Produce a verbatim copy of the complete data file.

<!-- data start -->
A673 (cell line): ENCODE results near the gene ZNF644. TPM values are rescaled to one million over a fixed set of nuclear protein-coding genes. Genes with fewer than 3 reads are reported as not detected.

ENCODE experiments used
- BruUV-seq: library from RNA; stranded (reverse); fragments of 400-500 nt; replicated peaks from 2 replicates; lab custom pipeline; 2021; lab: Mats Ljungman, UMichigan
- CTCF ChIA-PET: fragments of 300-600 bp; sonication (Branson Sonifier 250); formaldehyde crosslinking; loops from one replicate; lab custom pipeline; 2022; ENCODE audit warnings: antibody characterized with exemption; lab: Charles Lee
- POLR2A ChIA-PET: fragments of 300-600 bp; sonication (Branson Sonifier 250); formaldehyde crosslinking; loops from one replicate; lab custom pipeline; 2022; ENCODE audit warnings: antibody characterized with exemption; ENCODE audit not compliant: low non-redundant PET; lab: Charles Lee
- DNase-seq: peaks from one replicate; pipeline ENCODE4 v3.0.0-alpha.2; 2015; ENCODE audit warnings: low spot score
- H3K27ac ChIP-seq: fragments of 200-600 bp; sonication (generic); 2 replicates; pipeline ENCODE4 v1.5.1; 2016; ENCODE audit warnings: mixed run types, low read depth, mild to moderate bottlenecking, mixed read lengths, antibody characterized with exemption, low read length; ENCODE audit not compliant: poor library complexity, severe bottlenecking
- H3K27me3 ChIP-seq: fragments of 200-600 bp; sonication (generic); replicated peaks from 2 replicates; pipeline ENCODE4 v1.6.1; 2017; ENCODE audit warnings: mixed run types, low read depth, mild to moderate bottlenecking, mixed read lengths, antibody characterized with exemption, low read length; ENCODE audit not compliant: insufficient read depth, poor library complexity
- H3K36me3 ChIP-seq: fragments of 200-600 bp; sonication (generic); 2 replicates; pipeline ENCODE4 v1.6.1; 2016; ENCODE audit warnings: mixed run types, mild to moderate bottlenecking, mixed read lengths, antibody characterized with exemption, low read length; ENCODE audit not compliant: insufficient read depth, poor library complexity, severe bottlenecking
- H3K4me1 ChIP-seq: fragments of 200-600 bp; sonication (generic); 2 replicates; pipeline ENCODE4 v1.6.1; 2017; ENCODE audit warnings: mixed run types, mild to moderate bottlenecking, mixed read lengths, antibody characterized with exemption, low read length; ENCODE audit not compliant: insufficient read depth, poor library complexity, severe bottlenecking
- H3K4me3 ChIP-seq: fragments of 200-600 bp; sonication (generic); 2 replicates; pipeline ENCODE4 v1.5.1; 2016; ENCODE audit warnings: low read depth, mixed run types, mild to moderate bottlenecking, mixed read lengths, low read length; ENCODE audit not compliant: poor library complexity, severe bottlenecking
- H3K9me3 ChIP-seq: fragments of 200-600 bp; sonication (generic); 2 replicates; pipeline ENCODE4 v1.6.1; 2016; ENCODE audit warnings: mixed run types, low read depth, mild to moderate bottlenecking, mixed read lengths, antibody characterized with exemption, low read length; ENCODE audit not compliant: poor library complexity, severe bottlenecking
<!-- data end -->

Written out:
A673 (cell line): ENCODE results near the gene ZNF644. TPM values are rescaled to one million over a fixed set of nuclear protein-coding genes. Genes with fewer than 3 reads are reported as not detected.

ENCODE experiments used
- BruUV-seq: library from RNA; stranded (reverse); fragments of 400-500 nt; replicated peaks from 2 replicates; lab custom pipeline; 2021; lab: Mats Ljungman, UMichigan
- CTCF ChIA-PET: fragments of 300-600 bp; sonication (Branson Sonifier 250); formaldehyde crosslinking; loops from one replicate; lab custom pipeline; 2022; ENCODE audit warnings: antibody characterized with exemption; lab: Charles Lee
- POLR2A ChIA-PET: fragments of 300-600 bp; sonication (Branson Sonifier 250); formaldehyde crosslinking; loops from one replicate; lab custom pipeline; 2022; ENCODE audit warnings: antibody characterized with exemption; ENCODE audit not compliant: low non-redundant PET; lab: Charles Lee
- DNase-seq: peaks from one replicate; pipeline ENCODE4 v3.0.0-alpha.2; 2015; ENCODE audit warnings: low spot score
- H3K27ac ChIP-seq: fragments of 200-600 bp; sonication (generic); 2 replicates; pipeline ENCODE4 v1.5.1; 2016; ENCODE audit warnings: mixed run types, low read depth, mild to moderate bottlenecking, mixed read lengths, antibody characterized with exemption, low read length; ENCODE audit not compliant: poor library complexity, severe bottlenecking
- H3K27me3 ChIP-seq: fragments of 200-600 bp; sonication (generic); replicated peaks from 2 replicates; pipeline ENCODE4 v1.6.1; 2017; ENCODE audit warnings: mixed run types, low read depth, mild to moderate bottlenecking, mixed read lengths, antibody characterized with exemption, low read length; ENCODE audit not compliant: insufficient read depth, poor library complexity
- H3K36me3 ChIP-seq: fragments of 200-600 bp; sonication (generic); 2 replicates; pipeline ENCODE4 v1.6.1; 2016; ENCODE audit warnings: mixed run types, mild to moderate bottlenecking, mixed read lengths, antibody characterized with exemption, low read length; ENCODE audit not compliant: insufficient read depth, poor library complexity, severe bottlenecking
- H3K4me1 ChIP-seq: fragments of 200-600 bp; sonication (generic); 2 replicates; pipeline ENCODE4 v1.6.1; 2017; ENCODE audit warnings: mixed run types, mild to moderate bottlenecking, mixed read lengths, antibody characterized with exemption, low read length; ENCODE audit not compliant: insufficient read depth, poor library complexity, severe bottlenecking
- H3K4me3 ChIP-seq: fragments of 200-600 bp; sonication (generic); 2 replicates; pipeline ENCODE4 v1.5.1; 2016; ENCODE audit warnings: low read depth, mixed run types, mild to moderate bottlenecking, mixed read lengths, low read length; ENCODE audit not compliant: poor library complexity, severe bottlenecking
- H3K9me3 ChIP-seq: fragments of 200-600 bp; sonication (generic); 2 replicates; pipeline ENCODE4 v1.6.1; 2016; ENCODE audit warnings: mixed run types, low read depth, mild to moderate bottlenecking, mixed read lengths, antibody characterized with exemption, low read length; ENCODE audit not compliant: poor library complexity, severe bottlenecking